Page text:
12. R.E.M. and Patti Smith, "E-Bow the Letter"
  13. Miss Piggy and Ozzy Osbourne, "Born to be Wild"
  14. Q-Tip and Norah Jones, "Life is Better"
  15. Blind Willie Johnson and Anonymous, "John the Revelator"
  16. Nick Cave & the Bad Seeds and Kylie Minogue, "Where the Wild Roses Grow"
  17. Metallica and Marianne Faithfull, "The Memory Remains"
  18. Iggy Pop and Debbie Harry, "Well Did You Evah!"
  19. Stevie Nicks and Tom Petty, "Stop Draggin' My Heart Around"
  20. Bonnie Raitt and John Prine, "Angel from Montgomery"
  21. John C. Reilly and Angela Correa, "Let's Duet"
Mother's Day 2015

Saturday, April 25, 2015

X, "In This House that I Call Home"

5 Days to Find a Home

Like a punk "Wouldn't it Be Nice", X are one of the only rock bands (much less punk rock) to long for adulthood and maturity. They didn't always live up to those standards, and some of them still don't, but on record John Doe and Exene Cervenka wrote song-length novels about trying to grow up, thrive and work out relationship drama in early '80s Los Angeles.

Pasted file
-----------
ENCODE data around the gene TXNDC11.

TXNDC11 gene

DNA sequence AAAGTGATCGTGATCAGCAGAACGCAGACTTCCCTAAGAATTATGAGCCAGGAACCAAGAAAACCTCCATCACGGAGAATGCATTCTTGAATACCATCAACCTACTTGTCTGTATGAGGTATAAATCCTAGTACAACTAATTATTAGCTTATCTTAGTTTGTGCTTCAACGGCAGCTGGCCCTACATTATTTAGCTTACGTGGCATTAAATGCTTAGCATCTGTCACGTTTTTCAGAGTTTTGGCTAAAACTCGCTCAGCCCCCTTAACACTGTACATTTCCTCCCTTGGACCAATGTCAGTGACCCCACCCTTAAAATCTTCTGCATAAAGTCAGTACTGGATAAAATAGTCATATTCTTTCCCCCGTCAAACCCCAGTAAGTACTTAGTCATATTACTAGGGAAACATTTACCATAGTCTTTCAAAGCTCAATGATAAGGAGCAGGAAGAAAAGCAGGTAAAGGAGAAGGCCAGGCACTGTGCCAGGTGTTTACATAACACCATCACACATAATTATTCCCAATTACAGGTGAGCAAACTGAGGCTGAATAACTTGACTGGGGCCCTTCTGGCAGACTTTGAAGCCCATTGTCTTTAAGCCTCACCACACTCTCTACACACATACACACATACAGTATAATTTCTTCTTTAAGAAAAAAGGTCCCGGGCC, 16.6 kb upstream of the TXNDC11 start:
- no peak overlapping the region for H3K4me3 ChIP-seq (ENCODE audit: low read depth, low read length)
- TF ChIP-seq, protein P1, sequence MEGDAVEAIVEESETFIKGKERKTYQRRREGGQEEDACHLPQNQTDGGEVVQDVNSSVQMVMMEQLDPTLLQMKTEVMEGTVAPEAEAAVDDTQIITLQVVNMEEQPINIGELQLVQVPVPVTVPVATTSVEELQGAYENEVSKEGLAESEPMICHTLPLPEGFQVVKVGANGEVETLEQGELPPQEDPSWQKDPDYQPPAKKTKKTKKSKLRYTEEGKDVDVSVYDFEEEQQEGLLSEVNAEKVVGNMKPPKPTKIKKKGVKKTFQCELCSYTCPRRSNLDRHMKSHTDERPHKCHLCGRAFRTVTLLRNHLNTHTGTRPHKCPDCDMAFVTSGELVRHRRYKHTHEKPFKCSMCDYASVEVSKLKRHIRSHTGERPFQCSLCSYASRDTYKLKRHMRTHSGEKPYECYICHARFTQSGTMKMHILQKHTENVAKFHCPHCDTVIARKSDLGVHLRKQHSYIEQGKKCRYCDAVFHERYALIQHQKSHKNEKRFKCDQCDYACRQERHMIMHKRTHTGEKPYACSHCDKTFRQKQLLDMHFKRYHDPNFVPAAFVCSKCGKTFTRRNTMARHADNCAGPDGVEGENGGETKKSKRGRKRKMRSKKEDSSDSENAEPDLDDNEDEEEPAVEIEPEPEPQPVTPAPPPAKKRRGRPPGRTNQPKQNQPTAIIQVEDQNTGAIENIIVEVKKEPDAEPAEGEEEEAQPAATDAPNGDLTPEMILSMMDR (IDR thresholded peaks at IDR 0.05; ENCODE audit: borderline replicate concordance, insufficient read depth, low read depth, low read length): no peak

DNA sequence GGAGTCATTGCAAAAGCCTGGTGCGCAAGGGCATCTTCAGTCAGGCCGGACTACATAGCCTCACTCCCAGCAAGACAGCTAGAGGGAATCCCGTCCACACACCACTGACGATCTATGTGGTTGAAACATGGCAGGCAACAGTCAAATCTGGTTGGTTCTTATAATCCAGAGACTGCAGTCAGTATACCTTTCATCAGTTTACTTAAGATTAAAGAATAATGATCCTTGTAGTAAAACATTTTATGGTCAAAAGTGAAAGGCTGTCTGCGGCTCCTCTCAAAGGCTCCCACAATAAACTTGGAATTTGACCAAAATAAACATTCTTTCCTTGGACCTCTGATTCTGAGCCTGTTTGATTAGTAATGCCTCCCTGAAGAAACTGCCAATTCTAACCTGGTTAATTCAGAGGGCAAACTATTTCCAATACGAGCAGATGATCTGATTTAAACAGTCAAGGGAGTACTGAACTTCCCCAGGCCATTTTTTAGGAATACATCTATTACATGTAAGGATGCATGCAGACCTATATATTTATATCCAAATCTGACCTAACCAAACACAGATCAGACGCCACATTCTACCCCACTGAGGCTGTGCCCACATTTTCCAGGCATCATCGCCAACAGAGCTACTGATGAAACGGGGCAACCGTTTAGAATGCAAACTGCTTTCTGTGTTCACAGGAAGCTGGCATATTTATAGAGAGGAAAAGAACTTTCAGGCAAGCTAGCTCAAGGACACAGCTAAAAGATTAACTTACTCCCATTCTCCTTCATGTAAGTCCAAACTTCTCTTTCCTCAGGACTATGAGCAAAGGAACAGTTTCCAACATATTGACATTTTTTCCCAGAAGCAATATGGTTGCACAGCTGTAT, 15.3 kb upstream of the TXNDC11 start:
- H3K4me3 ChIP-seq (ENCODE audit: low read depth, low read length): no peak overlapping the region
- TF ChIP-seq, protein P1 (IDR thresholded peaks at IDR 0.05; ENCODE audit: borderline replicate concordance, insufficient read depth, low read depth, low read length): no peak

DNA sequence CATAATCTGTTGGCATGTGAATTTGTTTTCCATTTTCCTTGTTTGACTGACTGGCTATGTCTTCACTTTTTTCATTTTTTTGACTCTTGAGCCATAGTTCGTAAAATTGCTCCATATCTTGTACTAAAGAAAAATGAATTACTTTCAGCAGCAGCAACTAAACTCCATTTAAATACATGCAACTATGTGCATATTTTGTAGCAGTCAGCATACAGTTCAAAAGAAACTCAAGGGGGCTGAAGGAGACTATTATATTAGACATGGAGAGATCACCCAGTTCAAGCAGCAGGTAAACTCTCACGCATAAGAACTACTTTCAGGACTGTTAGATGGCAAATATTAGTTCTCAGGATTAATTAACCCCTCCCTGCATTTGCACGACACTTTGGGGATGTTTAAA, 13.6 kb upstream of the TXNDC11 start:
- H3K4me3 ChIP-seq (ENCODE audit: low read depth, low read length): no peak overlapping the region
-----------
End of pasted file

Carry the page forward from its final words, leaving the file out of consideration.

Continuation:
"In This House that I Call Home" is one of the best, with John and Exene half-harmonizing about how nobody knows the party rules, and somehow manage to complain about noise and crowds without sounding like parents. In hindsight, maybe they were addressing LA gentrification or punk appropriation, but on Wild Gift it could be anybody's home.

Friday, April 24, 2015

Ozzy Osbourne, "Mama, I'm Coming Home"

6 Days to Find a Home

There's a probably apocryphal story of a young Bob Dylan approaching Mick Jagger to tell him, "I could have wirtten 'Satisfaction,' but you couldn't have written 'Mr. Tambourine Man.'" To which Jagger responded, "Yes, but you couldn't sing 'Satisfaction.'"